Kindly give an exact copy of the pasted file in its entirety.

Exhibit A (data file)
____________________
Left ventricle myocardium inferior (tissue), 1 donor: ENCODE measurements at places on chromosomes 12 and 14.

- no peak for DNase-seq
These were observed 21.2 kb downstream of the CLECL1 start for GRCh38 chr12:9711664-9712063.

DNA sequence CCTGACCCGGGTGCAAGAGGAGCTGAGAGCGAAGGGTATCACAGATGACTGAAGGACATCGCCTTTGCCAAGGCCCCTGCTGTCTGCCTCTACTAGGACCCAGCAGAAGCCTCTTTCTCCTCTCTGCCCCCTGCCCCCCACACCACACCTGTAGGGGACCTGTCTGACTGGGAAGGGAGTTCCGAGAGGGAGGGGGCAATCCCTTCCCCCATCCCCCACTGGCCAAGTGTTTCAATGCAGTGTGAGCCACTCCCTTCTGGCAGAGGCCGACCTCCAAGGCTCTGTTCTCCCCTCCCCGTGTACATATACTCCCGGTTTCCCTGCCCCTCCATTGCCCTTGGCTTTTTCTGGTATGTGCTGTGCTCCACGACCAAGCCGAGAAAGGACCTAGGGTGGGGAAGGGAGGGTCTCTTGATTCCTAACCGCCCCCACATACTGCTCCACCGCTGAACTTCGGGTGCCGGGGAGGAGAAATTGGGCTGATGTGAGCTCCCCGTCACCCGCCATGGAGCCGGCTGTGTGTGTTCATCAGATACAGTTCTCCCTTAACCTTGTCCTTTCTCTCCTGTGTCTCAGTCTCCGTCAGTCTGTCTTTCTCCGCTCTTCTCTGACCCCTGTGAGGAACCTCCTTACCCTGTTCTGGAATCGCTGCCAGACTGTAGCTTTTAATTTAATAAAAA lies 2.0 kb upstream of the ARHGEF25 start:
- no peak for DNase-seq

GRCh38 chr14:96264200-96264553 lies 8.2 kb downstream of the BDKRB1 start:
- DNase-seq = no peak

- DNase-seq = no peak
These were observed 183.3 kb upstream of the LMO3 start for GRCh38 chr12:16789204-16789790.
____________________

Left ventricle myocardium inferior (tissue), 1 donor: ENCODE measurements at places on chromosomes 12 and 14.

- no peak for DNase-seq
These were observed 21.2 kb downstream of the CLECL1 start for GRCh38 chr12:9711664-9712063.

DNA sequence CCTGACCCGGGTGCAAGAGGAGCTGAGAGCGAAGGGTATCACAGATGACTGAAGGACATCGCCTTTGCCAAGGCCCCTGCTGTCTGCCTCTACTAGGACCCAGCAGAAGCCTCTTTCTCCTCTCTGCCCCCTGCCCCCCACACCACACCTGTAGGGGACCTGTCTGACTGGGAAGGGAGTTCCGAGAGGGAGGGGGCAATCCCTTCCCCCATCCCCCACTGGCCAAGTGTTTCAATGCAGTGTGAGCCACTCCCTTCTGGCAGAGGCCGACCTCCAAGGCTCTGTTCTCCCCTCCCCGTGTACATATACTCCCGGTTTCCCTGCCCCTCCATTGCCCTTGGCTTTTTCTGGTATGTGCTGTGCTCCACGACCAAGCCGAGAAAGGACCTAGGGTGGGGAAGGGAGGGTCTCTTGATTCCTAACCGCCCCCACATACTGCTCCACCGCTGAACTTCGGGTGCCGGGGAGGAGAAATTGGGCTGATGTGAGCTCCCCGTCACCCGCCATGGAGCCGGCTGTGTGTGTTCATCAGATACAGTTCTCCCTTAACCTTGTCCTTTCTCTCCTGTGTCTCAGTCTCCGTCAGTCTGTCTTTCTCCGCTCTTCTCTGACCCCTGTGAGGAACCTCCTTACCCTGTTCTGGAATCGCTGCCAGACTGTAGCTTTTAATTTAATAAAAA lies 2.0 kb upstream of the ARHGEF25 start:
- no peak for DNase-seq

GRCh38 chr14:96264200-96264553 lies 8.2 kb downstream of the BDKRB1 start:
- DNase-seq = no peak

- DNase-seq = no peak
These were observed 183.3 kb upstream of the LMO3 start for GRCh38 chr12:16789204-16789790.